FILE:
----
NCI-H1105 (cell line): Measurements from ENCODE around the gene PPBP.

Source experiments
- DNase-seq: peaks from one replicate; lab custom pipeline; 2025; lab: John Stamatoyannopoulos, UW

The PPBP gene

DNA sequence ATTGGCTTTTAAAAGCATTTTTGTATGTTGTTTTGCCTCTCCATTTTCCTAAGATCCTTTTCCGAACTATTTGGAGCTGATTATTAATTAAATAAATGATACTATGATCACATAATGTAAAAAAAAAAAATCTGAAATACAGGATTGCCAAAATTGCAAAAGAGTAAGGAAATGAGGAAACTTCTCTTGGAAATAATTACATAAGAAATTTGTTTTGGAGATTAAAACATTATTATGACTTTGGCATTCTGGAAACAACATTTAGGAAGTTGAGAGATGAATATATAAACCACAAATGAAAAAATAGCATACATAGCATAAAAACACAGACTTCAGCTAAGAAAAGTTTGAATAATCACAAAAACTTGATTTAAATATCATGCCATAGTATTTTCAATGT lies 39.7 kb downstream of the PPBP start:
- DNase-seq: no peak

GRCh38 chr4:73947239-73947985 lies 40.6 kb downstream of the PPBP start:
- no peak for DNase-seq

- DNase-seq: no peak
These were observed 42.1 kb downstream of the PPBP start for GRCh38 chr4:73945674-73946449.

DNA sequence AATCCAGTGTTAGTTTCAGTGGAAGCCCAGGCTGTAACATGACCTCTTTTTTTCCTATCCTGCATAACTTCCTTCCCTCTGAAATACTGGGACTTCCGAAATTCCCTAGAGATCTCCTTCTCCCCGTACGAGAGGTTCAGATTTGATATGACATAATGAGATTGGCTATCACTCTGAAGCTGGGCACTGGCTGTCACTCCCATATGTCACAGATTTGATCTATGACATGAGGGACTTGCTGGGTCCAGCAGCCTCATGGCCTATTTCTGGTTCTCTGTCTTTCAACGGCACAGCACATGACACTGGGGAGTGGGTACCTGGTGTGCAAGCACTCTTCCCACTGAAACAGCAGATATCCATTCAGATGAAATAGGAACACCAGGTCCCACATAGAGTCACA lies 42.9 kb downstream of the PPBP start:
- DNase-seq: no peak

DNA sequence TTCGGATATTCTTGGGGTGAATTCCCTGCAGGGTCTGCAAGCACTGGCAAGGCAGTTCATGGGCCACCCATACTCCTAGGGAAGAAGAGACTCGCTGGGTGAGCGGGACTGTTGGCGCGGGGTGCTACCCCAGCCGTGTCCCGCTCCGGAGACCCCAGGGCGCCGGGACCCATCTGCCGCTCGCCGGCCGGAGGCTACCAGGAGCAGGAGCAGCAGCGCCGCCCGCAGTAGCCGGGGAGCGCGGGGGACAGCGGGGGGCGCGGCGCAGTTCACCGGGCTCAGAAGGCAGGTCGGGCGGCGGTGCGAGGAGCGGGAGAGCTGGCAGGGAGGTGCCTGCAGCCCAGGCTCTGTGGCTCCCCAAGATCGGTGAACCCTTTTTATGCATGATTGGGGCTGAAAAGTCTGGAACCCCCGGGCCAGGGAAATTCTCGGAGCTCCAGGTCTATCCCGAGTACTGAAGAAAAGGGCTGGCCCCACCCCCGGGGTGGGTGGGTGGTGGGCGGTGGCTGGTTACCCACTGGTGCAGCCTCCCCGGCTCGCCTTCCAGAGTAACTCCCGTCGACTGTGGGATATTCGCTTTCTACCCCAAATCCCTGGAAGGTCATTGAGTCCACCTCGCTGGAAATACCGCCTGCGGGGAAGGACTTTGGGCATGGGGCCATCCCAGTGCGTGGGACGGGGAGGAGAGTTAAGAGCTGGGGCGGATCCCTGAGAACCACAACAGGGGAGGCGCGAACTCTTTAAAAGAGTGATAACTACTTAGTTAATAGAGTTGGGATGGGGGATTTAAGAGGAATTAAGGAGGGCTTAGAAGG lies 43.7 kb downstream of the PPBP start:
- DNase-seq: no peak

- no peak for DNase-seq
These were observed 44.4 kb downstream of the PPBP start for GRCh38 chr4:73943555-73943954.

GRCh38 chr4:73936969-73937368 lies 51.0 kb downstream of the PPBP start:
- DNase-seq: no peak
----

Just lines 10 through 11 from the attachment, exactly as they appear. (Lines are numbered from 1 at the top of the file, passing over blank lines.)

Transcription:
These were observed 42.1 kb downstream of the PPBP start for GRCh38 chr4:73945674-73946449.

DNA sequence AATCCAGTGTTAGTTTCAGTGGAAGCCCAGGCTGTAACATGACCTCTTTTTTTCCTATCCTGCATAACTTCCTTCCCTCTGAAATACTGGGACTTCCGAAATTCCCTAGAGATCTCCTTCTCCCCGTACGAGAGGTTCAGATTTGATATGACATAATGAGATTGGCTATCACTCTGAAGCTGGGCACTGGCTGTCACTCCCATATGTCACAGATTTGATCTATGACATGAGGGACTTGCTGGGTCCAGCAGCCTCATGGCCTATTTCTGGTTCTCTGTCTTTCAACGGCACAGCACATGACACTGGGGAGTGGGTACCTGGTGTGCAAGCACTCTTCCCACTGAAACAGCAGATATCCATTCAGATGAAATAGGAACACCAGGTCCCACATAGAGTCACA lies 42.9 kb downstream of the PPBP start: